Testing Node.js apps like you mean it

Csaba Palfi, Aug 2014

I'm now working mostly with Node.js and really happy with the development setup we have. In this post I tried to collect how we do some of our testing.

instant test feedback

... with nodemon and growl

You surely came across nodemon. It watches your project files and restarts your server. We also use it to watch and continuously run our tests during development (as a replacement to the not so reliable mocha --watch - update: mocha watch is cool these days). You can override the nodemon defaults so that it watches more filetypes. (-e js,json,handlebars)

Now you have your test running but you have to keep switching to your terminal to see if they pass. Mocha has Growl integration to help with that. (--growl)

Assuming you have nodemon and mocha+Growl setup and your tests are in the test directory this command keeps running your tests and notifies you if they pass or fail:

nodemon -e js,json,handlebars node_modules/mocha/bin/mocha test/ --recursive --growl --reporter spec

You can press save in your editor and expect a Growl notification to tell you the results.

keeping your tests clean

... with unroll

It's fairly common to run the same tests with different parameters (e.g. you have Scenario Outlines for Cucumber). You can use the brilliant unroll module to achieve similar things with Node test frameworks. Just replace a mocha it() with unroll like below. It'll produce nicely formatted test description, too.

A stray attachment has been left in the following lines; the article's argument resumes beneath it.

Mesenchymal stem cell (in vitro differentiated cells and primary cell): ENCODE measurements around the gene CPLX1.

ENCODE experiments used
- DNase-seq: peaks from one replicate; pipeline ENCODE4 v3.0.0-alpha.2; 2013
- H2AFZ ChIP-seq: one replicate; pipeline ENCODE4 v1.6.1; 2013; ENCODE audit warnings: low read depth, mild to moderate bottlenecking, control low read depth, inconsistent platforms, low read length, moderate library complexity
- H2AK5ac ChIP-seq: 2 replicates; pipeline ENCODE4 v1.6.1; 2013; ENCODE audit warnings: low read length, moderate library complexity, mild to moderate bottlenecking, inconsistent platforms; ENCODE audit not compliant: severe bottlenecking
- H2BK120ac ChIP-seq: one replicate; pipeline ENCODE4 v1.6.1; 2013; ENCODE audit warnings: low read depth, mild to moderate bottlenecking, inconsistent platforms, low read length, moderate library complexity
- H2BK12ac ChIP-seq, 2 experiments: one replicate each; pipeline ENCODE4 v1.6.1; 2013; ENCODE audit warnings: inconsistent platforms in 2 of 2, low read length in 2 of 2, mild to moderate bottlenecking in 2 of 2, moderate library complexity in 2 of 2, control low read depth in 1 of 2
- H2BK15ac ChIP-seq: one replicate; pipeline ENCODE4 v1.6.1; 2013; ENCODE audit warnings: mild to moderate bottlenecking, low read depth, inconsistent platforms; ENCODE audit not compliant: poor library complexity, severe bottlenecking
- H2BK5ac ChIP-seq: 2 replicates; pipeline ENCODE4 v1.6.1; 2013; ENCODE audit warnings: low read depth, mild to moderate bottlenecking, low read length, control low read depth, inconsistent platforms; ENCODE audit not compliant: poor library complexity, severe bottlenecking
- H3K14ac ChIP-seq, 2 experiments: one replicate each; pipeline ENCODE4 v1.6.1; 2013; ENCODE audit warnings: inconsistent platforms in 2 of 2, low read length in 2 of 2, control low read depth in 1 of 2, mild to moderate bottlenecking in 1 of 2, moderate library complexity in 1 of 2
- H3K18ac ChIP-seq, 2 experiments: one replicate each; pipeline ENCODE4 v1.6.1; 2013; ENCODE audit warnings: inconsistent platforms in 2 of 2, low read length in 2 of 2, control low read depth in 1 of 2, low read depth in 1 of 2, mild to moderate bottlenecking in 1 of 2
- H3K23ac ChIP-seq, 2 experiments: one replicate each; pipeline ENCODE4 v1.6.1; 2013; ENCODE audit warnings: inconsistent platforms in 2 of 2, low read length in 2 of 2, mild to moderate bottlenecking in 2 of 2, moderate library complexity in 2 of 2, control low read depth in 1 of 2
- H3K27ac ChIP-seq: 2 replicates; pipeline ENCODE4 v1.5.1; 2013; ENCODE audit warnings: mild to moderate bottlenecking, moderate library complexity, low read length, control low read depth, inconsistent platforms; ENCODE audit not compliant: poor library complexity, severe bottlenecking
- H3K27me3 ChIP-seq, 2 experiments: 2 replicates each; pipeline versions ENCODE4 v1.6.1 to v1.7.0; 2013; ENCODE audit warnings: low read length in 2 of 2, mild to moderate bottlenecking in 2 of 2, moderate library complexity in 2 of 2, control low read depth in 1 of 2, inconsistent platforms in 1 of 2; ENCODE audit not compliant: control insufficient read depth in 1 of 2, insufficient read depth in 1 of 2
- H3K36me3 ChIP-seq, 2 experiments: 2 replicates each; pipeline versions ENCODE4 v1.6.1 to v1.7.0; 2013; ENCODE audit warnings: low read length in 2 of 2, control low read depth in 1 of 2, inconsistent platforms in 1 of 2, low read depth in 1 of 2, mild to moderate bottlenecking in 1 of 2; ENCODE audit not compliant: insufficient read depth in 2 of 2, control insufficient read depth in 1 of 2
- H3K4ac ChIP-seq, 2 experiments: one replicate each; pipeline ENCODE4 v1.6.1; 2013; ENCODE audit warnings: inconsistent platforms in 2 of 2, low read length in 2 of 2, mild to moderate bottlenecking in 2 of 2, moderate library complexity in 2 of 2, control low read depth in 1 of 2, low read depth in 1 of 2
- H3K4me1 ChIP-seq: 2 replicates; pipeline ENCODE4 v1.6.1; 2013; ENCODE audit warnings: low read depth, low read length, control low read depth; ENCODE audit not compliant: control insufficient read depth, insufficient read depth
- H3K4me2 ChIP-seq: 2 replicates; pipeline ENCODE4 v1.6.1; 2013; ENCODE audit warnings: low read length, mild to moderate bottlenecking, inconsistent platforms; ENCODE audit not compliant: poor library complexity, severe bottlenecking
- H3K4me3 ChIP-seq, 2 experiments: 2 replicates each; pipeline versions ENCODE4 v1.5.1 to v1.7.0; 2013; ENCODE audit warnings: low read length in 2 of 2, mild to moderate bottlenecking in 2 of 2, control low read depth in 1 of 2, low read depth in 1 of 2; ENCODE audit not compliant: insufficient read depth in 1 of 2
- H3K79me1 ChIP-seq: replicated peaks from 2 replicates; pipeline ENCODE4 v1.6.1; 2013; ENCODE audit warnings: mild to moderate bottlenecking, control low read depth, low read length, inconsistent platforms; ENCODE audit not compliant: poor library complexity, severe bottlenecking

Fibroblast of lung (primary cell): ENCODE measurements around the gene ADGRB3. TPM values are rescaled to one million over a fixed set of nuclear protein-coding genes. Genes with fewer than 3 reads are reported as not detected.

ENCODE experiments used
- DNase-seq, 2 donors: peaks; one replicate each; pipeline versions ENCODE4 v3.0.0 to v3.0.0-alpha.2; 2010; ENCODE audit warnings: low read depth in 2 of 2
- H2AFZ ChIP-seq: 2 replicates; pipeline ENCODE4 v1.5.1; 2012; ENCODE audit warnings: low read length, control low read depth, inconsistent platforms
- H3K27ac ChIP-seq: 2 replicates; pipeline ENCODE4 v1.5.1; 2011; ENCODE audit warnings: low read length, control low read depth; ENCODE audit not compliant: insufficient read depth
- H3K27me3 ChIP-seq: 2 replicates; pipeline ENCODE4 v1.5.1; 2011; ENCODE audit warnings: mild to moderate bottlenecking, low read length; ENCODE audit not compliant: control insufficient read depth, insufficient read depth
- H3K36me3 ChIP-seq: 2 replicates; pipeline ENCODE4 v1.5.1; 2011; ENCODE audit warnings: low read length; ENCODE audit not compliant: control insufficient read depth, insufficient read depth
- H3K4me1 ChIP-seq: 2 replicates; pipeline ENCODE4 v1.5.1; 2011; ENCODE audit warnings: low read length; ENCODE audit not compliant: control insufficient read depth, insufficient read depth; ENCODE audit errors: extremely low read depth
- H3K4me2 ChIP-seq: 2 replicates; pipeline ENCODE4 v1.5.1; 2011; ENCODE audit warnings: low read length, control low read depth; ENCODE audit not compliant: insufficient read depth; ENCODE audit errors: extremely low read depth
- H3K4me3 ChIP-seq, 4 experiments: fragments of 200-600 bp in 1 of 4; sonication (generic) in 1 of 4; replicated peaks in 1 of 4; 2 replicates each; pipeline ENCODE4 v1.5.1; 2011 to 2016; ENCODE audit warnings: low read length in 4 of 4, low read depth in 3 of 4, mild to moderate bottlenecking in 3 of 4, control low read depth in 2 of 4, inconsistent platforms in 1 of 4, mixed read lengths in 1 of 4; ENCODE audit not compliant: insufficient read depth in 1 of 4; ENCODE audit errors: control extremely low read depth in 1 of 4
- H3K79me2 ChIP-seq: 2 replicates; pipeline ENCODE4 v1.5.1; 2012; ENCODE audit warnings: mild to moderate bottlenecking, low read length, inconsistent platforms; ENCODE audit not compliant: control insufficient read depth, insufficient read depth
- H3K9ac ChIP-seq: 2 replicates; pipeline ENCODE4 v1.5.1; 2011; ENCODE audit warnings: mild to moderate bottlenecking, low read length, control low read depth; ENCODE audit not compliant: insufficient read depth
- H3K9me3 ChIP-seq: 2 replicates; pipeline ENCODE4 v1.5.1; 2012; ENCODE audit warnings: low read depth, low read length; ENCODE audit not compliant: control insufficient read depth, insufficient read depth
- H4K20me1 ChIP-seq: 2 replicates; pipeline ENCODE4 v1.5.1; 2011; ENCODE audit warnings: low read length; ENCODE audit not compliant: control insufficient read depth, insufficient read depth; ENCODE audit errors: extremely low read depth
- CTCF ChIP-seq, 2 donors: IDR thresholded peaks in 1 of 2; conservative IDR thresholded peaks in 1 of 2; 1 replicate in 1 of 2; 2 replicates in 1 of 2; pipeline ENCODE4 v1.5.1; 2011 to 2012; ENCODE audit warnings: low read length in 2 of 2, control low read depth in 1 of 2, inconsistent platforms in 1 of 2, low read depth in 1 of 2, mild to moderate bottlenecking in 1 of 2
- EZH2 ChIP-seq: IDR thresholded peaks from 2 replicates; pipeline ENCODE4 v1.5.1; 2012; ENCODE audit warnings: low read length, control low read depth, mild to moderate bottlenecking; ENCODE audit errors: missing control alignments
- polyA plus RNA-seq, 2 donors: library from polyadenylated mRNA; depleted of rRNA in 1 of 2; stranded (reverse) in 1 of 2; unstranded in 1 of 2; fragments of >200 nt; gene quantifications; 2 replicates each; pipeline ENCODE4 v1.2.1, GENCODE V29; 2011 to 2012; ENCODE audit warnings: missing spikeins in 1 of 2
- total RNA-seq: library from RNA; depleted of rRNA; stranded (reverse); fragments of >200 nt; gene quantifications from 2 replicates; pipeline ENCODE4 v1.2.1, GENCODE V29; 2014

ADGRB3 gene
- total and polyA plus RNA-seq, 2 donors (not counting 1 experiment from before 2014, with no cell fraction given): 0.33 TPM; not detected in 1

unroll('#a plus #b is #c',
    function(done, testArgs) {
      expect(
        testArgs.a + testArgs.b
      ).to.be.equal(testArgs.c);
      done();
    },
    [
      ['a', 'b', 'c'],
      [ 3,   5,   8 ],
      [ 7,   0,   7 ]
    ]
  );

easy acceptance testing

... with nock and cheerio

Our current stack consists of small Node.js microservices. Most of them just talk to other services via HTTP and either return JSON or render HTML. In our acceptance tests we want to test an entire microservice but mocking their dependencies and asserting on the response they produce.

Nock overrides Node's http.request function and allows you to control what's going to be the reply to HTTP requests made by your app.

Let's see a simple example:

// From now on all requests to example.com/test are mocked
nock('http://www.example.com')
    .get('/test')
    .reply(200);

It also allows you to control the response body and has a brilliant recording feature as well.

Now that we're in control of our dependencies we can just run and hit our app with supertest and assert on it's response which is really easy if that's JSON.

Cheerio comes handy when we have to assert on an HTML response. Cheerio is a fast implementation of JQuery core for the server.

$ = cheerio.load(htmlResponse);
expect(
  $('h2.title').text()
).to.be('Hi there!');

And we're now testing a complete service in isolation from interaction with dependencies to template rendering. Of course this doesn't replace functional testing with WebDriver but certainly can make functional tests simpler and let them focus on the right things.